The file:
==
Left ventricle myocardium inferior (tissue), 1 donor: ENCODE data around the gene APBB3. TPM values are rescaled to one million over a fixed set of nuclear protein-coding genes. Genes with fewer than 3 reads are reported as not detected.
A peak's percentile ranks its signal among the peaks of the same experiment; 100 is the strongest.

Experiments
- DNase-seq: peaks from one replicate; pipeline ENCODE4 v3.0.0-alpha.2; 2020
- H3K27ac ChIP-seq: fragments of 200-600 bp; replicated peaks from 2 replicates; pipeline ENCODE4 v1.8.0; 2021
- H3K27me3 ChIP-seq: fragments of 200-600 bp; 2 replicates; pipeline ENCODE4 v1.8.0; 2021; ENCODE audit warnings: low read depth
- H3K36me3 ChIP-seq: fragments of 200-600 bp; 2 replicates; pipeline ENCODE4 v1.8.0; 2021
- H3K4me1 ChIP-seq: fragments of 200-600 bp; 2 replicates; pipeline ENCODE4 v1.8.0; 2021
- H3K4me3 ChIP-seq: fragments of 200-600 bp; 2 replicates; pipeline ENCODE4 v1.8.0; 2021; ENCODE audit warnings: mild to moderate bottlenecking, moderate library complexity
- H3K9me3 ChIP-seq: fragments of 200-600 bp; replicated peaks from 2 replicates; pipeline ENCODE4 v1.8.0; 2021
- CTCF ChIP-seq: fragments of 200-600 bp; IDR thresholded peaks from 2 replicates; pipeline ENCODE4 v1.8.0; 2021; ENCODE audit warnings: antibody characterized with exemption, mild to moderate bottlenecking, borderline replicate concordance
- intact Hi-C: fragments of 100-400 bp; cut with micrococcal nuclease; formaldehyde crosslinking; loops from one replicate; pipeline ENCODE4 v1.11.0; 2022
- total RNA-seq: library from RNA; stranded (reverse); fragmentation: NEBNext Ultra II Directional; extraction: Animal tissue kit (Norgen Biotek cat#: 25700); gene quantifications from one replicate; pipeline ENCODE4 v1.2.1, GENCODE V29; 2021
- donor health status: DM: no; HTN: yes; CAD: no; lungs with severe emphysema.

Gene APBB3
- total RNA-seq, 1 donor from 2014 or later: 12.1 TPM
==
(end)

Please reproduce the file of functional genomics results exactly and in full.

Left ventricle myocardium inferior (tissue), 1 donor: ENCODE data around the gene APBB3. TPM values are rescaled to one million over a fixed set of nuclear protein-coding genes. Genes with fewer than 3 reads are reported as not detected.
A peak's percentile ranks its signal among the peaks of the same experiment; 100 is the strongest.

Experiments
- DNase-seq: peaks from one replicate; pipeline ENCODE4 v3.0.0-alpha.2; 2020
- H3K27ac ChIP-seq: fragments of 200-600 bp; replicated peaks from 2 replicates; pipeline ENCODE4 v1.8.0; 2021
- H3K27me3 ChIP-seq: fragments of 200-600 bp; 2 replicates; pipeline ENCODE4 v1.8.0; 2021; ENCODE audit warnings: low read depth
- H3K36me3 ChIP-seq: fragments of 200-600 bp; 2 replicates; pipeline ENCODE4 v1.8.0; 2021
- H3K4me1 ChIP-seq: fragments of 200-600 bp; 2 replicates; pipeline ENCODE4 v1.8.0; 2021
- H3K4me3 ChIP-seq: fragments of 200-600 bp; 2 replicates; pipeline ENCODE4 v1.8.0; 2021; ENCODE audit warnings: mild to moderate bottlenecking, moderate library complexity
- H3K9me3 ChIP-seq: fragments of 200-600 bp; replicated peaks from 2 replicates; pipeline ENCODE4 v1.8.0; 2021
- CTCF ChIP-seq: fragments of 200-600 bp; IDR thresholded peaks from 2 replicates; pipeline ENCODE4 v1.8.0; 2021; ENCODE audit warnings: antibody characterized with exemption, mild to moderate bottlenecking, borderline replicate concordance
- intact Hi-C: fragments of 100-400 bp; cut with micrococcal nuclease; formaldehyde crosslinking; loops from one replicate; pipeline ENCODE4 v1.11.0; 2022
- total RNA-seq: library from RNA; stranded (reverse); fragmentation: NEBNext Ultra II Directional; extraction: Animal tissue kit (Norgen Biotek cat#: 25700); gene quantifications from one replicate; pipeline ENCODE4 v1.2.1, GENCODE V29; 2021
- donor health status: DM: no; HTN: yes; CAD: no; lungs with severe emphysema.

Gene APBB3
- total RNA-seq, 1 donor from 2014 or later: 12.1 TPM